A concept in Psychology called cultural universalism explains that human beings create a culture in response to their survival needs. Only human beings depend on culture rather than instinct to ensure their survival. What may seem unique to humanity is its capacity to create culture because culture relativism informs us that each culture possesses specific values, traditions, and ideals.
The judgement of what may be right or wrong can be based on specific cultural values. It is important to understand that values underline preferences, guide choices, and indicate what is worthwhile in life. Values help in defining the character of a culture while prescribing what one should do and not how to do it.
Values offer views about ideals and serve as standards for maintaining a good social life. All kinds of groups, regardless of size, have their values, norms, and sanctions. Even though it might seem obvious that values are rooted in the culture from which they come, this is not always how they are operationalized.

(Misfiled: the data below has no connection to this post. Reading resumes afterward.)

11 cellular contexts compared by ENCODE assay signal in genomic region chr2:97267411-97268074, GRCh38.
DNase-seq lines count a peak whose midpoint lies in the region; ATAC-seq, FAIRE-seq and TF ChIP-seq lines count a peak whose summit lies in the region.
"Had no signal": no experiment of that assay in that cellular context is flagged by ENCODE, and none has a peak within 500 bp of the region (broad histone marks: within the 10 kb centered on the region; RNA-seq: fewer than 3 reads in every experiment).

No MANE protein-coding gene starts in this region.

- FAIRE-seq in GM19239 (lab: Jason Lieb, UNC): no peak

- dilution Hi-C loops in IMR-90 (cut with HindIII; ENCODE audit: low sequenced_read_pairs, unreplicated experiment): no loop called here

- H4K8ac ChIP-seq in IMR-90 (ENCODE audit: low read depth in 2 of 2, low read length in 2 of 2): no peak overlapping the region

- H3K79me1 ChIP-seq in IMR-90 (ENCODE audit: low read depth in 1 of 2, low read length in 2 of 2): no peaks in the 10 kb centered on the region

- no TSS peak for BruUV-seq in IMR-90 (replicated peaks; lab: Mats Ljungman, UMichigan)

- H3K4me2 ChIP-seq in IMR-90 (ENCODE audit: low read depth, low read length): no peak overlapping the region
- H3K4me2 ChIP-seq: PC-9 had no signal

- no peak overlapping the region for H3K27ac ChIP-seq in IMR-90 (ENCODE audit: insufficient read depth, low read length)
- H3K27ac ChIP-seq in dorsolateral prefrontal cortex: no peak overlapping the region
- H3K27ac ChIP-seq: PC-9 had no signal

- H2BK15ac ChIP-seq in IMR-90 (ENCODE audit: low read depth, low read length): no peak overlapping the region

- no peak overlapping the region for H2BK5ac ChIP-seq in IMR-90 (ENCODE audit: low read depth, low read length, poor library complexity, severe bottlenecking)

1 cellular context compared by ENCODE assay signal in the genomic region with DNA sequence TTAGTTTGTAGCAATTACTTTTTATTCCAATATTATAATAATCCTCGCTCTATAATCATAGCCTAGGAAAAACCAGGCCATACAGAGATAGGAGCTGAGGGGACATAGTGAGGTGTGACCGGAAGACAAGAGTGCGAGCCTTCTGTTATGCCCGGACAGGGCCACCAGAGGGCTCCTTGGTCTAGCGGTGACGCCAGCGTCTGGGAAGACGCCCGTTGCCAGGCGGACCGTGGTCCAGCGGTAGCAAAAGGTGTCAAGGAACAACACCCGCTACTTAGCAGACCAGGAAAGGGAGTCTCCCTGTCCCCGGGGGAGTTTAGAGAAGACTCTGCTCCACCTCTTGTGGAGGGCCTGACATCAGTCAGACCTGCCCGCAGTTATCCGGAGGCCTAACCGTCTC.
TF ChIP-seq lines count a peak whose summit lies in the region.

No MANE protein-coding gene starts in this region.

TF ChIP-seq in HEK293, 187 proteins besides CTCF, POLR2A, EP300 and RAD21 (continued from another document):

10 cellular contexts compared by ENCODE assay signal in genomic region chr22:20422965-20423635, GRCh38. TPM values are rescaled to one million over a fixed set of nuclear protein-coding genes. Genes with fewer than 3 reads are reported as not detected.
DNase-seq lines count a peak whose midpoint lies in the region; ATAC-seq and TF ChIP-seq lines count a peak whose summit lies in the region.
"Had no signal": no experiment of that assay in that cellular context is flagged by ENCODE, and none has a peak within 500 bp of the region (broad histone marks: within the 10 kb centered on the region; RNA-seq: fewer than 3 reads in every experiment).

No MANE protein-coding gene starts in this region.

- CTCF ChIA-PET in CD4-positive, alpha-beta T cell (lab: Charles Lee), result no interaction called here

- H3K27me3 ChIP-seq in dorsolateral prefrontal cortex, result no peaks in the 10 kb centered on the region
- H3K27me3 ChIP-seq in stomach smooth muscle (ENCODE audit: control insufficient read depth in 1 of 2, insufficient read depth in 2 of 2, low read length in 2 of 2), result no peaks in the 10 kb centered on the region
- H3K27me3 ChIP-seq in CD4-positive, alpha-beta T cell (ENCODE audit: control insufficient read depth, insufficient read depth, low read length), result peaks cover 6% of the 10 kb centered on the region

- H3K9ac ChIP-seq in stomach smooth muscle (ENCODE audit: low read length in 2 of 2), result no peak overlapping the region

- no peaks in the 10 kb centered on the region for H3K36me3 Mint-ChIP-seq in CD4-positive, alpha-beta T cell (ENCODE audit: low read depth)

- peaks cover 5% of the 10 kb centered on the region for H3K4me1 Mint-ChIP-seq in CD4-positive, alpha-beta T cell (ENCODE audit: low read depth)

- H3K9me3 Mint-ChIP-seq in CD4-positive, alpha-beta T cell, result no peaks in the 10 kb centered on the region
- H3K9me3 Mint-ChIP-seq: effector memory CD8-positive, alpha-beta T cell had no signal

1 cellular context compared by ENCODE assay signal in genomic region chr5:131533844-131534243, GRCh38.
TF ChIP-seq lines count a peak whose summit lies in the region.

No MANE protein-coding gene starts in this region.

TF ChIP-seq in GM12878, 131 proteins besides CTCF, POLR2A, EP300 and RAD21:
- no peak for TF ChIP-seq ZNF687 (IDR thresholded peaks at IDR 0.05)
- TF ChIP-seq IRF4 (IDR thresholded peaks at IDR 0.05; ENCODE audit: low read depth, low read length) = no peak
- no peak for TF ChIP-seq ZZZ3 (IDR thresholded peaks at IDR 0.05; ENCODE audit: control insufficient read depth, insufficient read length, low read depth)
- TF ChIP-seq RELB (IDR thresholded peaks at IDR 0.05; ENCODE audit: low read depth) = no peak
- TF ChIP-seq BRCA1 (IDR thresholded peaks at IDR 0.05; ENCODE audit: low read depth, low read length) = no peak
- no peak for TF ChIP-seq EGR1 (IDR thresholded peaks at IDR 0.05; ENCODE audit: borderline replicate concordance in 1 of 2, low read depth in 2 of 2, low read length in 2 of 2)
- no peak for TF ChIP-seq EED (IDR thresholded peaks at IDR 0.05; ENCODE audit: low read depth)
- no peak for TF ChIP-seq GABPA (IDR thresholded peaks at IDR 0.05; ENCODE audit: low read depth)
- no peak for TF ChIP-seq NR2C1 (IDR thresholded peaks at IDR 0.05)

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Culture Help In Organising Human Life
Another exceptional way culture might influence human life is through its ability to organise relations between people and norms according to the way people live. Human beings belonging to a concrete group are a feature that can be hardly avoided, so people must organise their lives, interests, and duties according to the norms set by culture.
The way of cultural influence on human life implies everyone who values, expects, and relates to being used by an individual for communicating, cooperating, and appropriately expressing personal ideas. Cultural awareness makes people realise what actions are acceptable in society and what actions should be avoided as they learn how to develop relations and what steps must be taken to achieve the purposes set.
Different Categories of Cultural Values
Cultural values can be divided into six fundamental categories:
In many multicultural societies, cultures might come into conflict. This occurs when members of a culture think that their way is the only way. The truth is that there are many cultural ways of reaching the same goal or living your life.